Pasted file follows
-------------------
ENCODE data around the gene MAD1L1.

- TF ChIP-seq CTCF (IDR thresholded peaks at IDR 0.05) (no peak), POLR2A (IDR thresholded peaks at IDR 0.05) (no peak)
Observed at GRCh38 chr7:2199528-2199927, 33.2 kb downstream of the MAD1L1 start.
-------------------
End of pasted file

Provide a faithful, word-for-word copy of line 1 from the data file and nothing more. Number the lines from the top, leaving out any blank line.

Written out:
ENCODE data around the gene MAD1L1.